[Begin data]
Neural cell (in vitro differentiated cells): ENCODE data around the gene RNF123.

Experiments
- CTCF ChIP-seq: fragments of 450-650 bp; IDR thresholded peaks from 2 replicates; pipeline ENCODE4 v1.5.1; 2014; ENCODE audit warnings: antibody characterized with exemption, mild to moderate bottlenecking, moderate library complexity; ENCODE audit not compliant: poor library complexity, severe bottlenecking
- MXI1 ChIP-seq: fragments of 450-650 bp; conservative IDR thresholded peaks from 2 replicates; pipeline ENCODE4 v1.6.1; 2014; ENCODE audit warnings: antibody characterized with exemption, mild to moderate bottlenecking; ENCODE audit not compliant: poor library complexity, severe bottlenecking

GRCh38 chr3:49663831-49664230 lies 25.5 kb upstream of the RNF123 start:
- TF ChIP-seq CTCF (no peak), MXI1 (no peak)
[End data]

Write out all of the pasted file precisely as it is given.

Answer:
Neural cell (in vitro differentiated cells): ENCODE data around the gene RNF123.

Experiments
- CTCF ChIP-seq: fragments of 450-650 bp; IDR thresholded peaks from 2 replicates; pipeline ENCODE4 v1.5.1; 2014; ENCODE audit warnings: antibody characterized with exemption, mild to moderate bottlenecking, moderate library complexity; ENCODE audit not compliant: poor library complexity, severe bottlenecking
- MXI1 ChIP-seq: fragments of 450-650 bp; conservative IDR thresholded peaks from 2 replicates; pipeline ENCODE4 v1.6.1; 2014; ENCODE audit warnings: antibody characterized with exemption, mild to moderate bottlenecking; ENCODE audit not compliant: poor library complexity, severe bottlenecking

GRCh38 chr3:49663831-49664230 lies 25.5 kb upstream of the RNF123 start:
- TF ChIP-seq CTCF (no peak), MXI1 (no peak)